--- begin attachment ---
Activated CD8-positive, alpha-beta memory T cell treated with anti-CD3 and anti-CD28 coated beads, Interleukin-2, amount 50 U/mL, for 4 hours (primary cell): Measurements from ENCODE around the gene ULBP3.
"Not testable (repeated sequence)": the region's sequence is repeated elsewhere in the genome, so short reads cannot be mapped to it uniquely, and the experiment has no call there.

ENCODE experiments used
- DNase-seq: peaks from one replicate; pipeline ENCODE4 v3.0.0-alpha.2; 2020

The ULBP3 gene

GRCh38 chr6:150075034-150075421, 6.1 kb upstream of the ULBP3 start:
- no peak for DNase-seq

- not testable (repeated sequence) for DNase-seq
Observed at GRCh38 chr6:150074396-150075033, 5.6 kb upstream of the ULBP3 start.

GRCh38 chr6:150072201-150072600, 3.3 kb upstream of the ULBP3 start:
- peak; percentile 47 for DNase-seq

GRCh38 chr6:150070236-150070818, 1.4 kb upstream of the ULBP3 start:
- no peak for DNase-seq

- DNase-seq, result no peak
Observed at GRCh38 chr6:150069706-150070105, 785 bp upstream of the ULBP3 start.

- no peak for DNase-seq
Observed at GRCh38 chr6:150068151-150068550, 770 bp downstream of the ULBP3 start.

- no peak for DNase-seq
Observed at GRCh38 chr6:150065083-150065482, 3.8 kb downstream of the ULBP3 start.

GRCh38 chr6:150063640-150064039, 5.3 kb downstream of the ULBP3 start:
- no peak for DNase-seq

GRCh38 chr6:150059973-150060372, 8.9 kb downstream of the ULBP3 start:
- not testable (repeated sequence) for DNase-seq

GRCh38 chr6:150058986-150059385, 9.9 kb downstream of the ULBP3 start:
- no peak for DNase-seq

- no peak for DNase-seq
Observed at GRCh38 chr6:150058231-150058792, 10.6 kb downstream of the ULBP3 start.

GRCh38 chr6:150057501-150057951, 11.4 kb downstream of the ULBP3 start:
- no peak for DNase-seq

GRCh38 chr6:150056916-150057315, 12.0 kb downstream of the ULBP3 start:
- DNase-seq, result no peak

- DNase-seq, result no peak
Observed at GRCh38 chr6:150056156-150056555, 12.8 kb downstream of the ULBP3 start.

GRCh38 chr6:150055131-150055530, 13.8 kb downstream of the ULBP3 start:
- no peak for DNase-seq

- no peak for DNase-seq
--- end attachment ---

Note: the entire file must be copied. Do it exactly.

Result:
Activated CD8-positive, alpha-beta memory T cell treated with anti-CD3 and anti-CD28 coated beads, Interleukin-2, amount 50 U/mL, for 4 hours (primary cell): Measurements from ENCODE around the gene ULBP3.
"Not testable (repeated sequence)": the region's sequence is repeated elsewhere in the genome, so short reads cannot be mapped to it uniquely, and the experiment has no call there.

ENCODE experiments used
- DNase-seq: peaks from one replicate; pipeline ENCODE4 v3.0.0-alpha.2; 2020

The ULBP3 gene

GRCh38 chr6:150075034-150075421, 6.1 kb upstream of the ULBP3 start:
- no peak for DNase-seq

- not testable (repeated sequence) for DNase-seq
Observed at GRCh38 chr6:150074396-150075033, 5.6 kb upstream of the ULBP3 start.

GRCh38 chr6:150072201-150072600, 3.3 kb upstream of the ULBP3 start:
- peak; percentile 47 for DNase-seq

GRCh38 chr6:150070236-150070818, 1.4 kb upstream of the ULBP3 start:
- no peak for DNase-seq

- DNase-seq, result no peak
Observed at GRCh38 chr6:150069706-150070105, 785 bp upstream of the ULBP3 start.

- no peak for DNase-seq
Observed at GRCh38 chr6:150068151-150068550, 770 bp downstream of the ULBP3 start.

- no peak for DNase-seq
Observed at GRCh38 chr6:150065083-150065482, 3.8 kb downstream of the ULBP3 start.

GRCh38 chr6:150063640-150064039, 5.3 kb downstream of the ULBP3 start:
- no peak for DNase-seq

GRCh38 chr6:150059973-150060372, 8.9 kb downstream of the ULBP3 start:
- not testable (repeated sequence) for DNase-seq

GRCh38 chr6:150058986-150059385, 9.9 kb downstream of the ULBP3 start:
- no peak for DNase-seq

- no peak for DNase-seq
Observed at GRCh38 chr6:150058231-150058792, 10.6 kb downstream of the ULBP3 start.

GRCh38 chr6:150057501-150057951, 11.4 kb downstream of the ULBP3 start:
- no peak for DNase-seq

GRCh38 chr6:150056916-150057315, 12.0 kb downstream of the ULBP3 start:
- DNase-seq, result no peak

- DNase-seq, result no peak
Observed at GRCh38 chr6:150056156-150056555, 12.8 kb downstream of the ULBP3 start.

GRCh38 chr6:150055131-150055530, 13.8 kb downstream of the ULBP3 start:
- no peak for DNase-seq

- no peak for DNase-seq